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My book Machines are the easy part; people are the hard part is now available as a free download at Lulu.

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EdTech Update





Returning to the rubrics

Nearly a year ago (gulp!), I began revising my CODE77 Beginning Rubrics, last updated in 2002. I got the first six done and then went ADD on the effort:

Rubric 1: Basic Computer Operation

Rubric 2: File Management

Rubric 3: Time Management and Organization

Rubric 4: Word Processing

Rubric 5: Spreadsheets

Rubric 6: Database Use

Since i'll be using these in a workshop in Wisconsin this Wednesday, it's time to finish them up. Blue Skunk readers, your comments as I revise will be most welcome as I examine...

Rubric 7: Graphics and Digital Image Use

Rubric 8: Hypermedia/Presentation Software Use

Rubric 9: Network and Internet Use

Rubric 10: Student Assessment

Rubric 11: Ethical Use Understanding

I'll look at the evolution of each of these in a separate entry and then compile the (now) 2009 version into a single document.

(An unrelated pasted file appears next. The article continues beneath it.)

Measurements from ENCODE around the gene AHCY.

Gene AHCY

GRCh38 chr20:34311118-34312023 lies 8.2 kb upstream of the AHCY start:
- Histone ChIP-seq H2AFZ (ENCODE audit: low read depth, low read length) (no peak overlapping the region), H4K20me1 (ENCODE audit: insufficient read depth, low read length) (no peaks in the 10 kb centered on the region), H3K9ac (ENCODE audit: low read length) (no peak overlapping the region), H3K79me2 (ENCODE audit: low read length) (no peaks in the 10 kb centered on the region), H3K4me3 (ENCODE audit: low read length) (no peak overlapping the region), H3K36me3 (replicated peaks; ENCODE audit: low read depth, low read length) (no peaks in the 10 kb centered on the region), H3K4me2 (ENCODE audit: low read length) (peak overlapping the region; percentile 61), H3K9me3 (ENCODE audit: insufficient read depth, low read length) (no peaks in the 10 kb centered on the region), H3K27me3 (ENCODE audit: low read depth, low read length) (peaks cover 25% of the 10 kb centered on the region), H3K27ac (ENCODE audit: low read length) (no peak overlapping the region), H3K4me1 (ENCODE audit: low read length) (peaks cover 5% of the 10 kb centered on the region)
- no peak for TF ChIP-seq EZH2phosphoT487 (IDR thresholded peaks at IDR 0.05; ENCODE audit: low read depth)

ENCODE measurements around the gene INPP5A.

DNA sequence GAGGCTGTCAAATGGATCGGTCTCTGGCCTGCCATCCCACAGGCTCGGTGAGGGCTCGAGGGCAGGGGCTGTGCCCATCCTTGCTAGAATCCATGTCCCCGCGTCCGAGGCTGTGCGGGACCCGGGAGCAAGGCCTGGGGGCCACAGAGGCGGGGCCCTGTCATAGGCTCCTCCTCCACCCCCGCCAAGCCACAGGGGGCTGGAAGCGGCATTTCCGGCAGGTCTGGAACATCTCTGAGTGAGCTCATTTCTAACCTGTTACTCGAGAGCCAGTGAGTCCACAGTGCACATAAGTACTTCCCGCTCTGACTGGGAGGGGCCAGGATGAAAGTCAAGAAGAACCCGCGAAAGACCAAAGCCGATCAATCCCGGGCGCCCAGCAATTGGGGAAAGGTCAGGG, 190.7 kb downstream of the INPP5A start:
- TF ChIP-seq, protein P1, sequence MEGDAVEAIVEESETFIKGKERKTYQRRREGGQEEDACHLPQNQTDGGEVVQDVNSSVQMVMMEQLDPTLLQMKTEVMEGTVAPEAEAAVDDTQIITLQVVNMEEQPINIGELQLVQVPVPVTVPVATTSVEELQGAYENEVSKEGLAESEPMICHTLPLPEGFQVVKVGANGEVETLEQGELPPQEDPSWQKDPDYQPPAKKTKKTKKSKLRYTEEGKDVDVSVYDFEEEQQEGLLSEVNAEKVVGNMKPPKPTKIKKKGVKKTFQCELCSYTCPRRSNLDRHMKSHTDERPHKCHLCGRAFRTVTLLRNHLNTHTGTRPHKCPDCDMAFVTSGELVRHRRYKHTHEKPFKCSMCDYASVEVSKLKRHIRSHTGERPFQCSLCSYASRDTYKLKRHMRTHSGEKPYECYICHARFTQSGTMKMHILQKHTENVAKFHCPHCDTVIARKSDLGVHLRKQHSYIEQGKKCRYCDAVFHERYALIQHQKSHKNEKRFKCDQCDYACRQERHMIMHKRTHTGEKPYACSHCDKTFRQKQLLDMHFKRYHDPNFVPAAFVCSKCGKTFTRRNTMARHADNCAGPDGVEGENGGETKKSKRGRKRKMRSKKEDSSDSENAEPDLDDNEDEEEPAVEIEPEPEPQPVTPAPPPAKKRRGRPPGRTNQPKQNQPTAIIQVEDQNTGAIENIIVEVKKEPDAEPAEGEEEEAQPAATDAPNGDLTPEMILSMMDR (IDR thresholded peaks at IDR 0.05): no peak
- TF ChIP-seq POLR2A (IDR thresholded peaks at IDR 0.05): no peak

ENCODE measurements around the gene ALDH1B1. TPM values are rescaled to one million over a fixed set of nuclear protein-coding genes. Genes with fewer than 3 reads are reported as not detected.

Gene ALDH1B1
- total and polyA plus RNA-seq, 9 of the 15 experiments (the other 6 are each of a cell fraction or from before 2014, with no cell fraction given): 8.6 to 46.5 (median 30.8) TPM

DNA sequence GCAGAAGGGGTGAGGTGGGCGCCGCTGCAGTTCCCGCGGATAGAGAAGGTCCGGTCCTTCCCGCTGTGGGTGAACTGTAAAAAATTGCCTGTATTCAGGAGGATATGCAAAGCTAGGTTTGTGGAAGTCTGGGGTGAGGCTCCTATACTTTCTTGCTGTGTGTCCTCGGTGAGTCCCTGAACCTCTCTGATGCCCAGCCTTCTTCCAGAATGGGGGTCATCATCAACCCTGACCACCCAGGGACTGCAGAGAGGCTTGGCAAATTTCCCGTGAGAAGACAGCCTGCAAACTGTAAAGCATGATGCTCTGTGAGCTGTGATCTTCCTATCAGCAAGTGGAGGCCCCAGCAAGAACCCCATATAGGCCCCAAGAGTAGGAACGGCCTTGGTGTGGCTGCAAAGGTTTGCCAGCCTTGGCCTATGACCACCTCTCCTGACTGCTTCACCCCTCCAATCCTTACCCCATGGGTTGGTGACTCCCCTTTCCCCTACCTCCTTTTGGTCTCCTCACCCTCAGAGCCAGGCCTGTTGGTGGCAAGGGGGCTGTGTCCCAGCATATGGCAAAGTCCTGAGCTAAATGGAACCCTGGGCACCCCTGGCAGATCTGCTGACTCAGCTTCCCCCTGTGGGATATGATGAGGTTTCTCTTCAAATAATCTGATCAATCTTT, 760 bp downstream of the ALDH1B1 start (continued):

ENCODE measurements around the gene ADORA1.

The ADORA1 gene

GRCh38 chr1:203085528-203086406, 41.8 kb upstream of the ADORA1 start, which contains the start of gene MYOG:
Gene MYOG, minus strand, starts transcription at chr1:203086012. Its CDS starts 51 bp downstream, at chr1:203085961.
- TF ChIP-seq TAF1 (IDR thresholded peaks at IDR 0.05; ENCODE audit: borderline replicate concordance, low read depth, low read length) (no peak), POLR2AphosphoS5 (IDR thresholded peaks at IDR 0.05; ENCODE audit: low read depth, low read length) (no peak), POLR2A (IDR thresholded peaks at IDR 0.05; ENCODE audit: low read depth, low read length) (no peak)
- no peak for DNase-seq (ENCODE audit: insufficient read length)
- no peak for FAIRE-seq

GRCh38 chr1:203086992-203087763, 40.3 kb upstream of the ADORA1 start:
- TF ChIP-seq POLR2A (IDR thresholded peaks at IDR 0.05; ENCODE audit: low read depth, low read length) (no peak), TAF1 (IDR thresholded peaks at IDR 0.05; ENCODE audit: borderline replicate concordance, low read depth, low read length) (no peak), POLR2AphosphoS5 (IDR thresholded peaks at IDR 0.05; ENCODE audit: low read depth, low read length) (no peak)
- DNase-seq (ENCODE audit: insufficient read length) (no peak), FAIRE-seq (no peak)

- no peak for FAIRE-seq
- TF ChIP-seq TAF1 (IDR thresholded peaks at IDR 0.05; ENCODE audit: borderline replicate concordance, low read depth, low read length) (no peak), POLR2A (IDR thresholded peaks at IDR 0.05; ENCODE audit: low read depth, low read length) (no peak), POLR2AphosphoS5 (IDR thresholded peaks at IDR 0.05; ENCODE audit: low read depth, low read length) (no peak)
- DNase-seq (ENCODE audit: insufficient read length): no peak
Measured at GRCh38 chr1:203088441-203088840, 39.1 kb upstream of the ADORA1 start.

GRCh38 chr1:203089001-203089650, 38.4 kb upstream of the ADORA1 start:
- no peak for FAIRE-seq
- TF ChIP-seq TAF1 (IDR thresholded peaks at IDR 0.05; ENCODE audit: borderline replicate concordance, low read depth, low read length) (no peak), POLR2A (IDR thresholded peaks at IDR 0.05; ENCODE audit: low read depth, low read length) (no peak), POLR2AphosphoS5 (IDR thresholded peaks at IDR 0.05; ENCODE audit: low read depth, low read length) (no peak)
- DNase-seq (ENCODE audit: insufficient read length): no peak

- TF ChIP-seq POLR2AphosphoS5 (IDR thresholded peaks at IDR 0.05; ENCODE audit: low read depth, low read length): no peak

Please remember that the purpose of these rubrics is only for teachers to assess their basic level of technology use for professional productivity. Rubrics for Retructuring (which also need some updating) address more sophisticated educational uses of technology.

Here we go!



50 ways to love your library booklet


50 Ways to Love Your Library by Carlene Walter and the Saskatchewan School Library Association is a must read for all teacher-librarians, especially in these troubling budgetary times. (Why do we tend to wait until the crisis hits to do what we should have been doing all along?)

Oh, found out about this in a print publication - Teacher-Librarian. Did I miss the announcement in the blogosphere or are paper journals still of value?



A novel bailout plan

As we all know, lax writing practices earlier this decade led to irresponsible writing and irresponsible reading. This simply put too many families into books they could not finish. We are seeing the impact on readers and neighborhoods, with five million Americans now behind on their reading. Some are just walking away from novels they should never have been reading in the first place. What began as a subprime reading problem has spread to other, less-risky readers and contributed to excess inventories.

These troubled novels are now parked, or frozen, on the shelves of libraries, bookstores and other reading institutions, preventing these institutions from financing readable novels. The normal buying and selling of nearly all types of literature has become challenged. from The Plot Curdles By JULIAN GOUGH, New York Time, January 4, 2009